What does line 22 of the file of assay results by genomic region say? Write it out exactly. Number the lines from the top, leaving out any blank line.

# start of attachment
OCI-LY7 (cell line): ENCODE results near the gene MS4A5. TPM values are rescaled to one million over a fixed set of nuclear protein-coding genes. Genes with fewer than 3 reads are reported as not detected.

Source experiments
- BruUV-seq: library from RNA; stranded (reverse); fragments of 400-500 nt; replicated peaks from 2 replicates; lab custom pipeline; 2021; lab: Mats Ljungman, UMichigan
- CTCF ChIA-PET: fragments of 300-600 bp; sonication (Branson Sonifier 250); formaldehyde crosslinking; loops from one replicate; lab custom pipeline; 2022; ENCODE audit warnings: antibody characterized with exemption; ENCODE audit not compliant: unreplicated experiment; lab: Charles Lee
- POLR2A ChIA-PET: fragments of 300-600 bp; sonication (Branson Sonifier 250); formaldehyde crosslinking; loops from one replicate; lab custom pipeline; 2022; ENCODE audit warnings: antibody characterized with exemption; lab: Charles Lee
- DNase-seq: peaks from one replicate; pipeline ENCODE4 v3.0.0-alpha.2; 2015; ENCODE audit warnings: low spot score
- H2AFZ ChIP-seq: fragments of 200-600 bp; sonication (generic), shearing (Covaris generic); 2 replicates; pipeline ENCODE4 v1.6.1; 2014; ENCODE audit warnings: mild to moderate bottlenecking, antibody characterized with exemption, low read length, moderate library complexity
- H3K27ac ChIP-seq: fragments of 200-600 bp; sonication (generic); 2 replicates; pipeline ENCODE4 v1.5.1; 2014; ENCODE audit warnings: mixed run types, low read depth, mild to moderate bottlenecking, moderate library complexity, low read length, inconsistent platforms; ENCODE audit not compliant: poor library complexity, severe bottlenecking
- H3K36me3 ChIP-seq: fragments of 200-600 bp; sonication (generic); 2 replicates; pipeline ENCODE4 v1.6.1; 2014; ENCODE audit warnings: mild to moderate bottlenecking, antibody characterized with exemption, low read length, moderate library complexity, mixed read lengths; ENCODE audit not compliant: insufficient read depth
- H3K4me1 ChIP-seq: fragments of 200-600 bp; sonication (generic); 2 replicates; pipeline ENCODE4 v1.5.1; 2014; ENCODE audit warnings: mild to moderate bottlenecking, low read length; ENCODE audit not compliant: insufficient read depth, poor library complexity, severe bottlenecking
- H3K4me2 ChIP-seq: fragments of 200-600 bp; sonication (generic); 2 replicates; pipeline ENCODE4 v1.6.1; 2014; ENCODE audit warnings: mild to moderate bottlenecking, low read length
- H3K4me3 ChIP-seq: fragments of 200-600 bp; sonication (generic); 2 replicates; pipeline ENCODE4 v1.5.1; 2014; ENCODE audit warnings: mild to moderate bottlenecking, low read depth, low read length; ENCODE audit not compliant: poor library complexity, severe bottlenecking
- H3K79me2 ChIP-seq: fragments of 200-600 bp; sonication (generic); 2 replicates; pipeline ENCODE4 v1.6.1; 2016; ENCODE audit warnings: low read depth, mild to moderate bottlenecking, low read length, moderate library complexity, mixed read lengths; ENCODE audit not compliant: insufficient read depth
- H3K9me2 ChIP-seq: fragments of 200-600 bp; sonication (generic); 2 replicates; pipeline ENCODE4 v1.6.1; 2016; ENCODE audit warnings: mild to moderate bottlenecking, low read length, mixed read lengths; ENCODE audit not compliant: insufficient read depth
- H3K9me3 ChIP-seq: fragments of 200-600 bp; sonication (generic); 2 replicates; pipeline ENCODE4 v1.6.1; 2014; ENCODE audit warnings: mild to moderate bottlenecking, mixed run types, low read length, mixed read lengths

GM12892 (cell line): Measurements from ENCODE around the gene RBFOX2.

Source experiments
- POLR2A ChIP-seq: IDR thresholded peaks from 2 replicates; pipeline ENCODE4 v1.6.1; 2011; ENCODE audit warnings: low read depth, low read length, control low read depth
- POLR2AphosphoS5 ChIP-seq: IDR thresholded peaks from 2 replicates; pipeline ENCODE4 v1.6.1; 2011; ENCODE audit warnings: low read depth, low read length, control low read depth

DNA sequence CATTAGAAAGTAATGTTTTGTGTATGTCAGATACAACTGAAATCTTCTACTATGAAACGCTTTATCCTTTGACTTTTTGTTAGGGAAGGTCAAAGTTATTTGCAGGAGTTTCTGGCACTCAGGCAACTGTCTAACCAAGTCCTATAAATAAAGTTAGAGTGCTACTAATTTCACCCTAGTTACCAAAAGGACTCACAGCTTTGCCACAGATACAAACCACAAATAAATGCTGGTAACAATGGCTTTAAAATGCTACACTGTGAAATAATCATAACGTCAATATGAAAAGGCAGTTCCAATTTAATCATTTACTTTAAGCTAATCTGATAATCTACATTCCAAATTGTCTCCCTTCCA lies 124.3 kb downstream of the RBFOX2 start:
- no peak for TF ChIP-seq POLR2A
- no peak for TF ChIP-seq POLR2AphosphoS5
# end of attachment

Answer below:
- no peak for TF ChIP-seq POLR2AphosphoS5